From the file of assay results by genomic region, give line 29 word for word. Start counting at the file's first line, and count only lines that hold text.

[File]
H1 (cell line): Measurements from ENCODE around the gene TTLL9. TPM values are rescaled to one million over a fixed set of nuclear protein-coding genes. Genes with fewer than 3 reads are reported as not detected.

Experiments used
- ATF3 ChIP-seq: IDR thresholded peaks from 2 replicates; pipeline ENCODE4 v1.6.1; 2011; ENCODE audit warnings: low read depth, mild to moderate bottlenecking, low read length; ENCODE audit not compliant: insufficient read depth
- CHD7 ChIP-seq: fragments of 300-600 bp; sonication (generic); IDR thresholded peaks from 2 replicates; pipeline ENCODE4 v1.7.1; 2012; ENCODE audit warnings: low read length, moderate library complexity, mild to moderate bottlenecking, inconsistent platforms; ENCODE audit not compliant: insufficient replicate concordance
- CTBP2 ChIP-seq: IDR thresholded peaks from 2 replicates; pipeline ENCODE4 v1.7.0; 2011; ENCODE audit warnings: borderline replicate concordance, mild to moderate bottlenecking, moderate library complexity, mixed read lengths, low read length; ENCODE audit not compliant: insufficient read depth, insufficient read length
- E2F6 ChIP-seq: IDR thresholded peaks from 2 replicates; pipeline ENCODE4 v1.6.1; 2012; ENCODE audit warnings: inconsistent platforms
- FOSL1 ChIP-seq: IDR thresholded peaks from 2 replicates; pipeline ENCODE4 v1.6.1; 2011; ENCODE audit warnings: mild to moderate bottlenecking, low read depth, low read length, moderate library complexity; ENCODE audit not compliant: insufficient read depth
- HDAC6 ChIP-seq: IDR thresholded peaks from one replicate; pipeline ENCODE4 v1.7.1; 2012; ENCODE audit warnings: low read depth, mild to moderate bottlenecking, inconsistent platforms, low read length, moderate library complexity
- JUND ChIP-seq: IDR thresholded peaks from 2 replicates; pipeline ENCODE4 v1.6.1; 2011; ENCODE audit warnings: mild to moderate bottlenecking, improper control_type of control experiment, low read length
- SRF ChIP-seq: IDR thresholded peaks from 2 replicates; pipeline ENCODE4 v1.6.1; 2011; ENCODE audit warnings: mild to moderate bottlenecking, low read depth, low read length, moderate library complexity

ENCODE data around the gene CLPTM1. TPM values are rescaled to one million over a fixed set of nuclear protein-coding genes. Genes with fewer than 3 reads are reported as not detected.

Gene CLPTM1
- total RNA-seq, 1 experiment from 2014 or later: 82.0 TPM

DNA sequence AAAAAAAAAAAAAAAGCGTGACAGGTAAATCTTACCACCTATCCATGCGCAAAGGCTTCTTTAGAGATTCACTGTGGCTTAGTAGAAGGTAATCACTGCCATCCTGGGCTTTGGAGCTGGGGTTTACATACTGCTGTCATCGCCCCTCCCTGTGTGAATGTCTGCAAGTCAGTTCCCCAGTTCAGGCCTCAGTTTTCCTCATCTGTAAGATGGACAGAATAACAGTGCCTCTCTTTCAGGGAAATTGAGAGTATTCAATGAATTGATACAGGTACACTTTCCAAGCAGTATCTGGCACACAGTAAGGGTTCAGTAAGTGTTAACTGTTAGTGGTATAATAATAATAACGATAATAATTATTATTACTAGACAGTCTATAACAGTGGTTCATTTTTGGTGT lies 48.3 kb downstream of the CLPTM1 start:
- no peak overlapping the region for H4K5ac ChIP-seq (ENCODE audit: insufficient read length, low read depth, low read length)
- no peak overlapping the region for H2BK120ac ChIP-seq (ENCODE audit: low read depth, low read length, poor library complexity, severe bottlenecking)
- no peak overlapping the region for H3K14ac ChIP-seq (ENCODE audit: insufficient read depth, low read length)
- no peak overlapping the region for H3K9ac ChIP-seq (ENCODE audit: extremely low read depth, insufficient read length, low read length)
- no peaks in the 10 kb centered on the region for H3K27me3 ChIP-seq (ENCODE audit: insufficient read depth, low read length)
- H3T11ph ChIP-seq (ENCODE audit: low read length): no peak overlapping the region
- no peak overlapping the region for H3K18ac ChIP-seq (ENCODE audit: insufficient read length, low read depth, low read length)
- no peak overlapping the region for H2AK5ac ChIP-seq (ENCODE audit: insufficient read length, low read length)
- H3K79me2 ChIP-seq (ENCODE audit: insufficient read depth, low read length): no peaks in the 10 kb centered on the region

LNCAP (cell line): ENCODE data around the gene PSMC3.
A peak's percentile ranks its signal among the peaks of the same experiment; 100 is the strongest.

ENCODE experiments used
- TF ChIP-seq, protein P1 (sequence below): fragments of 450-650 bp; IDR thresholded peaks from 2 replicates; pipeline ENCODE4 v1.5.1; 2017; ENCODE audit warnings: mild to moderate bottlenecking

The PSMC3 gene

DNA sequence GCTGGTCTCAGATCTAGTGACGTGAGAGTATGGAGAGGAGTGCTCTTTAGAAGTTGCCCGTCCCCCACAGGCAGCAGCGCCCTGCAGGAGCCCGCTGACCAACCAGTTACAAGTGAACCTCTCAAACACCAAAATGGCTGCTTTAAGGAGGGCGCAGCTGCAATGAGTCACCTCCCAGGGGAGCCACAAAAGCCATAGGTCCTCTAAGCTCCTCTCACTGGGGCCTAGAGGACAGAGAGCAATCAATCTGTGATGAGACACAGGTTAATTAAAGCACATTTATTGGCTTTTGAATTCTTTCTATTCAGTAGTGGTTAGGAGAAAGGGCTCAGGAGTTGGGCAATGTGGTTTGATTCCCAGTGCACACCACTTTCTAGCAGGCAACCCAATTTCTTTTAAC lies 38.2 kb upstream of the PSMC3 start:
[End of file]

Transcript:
DNA sequence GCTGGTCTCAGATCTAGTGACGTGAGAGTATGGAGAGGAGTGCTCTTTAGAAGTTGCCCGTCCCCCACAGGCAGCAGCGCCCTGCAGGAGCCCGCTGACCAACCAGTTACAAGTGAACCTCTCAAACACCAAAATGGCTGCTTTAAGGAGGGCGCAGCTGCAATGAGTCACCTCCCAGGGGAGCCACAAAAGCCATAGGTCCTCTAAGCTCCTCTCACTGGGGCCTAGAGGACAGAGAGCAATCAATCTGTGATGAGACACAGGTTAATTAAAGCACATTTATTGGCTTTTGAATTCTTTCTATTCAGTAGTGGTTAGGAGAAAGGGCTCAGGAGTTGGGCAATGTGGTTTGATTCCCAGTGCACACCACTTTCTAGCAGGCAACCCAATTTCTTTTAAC lies 38.2 kb upstream of the PSMC3 start: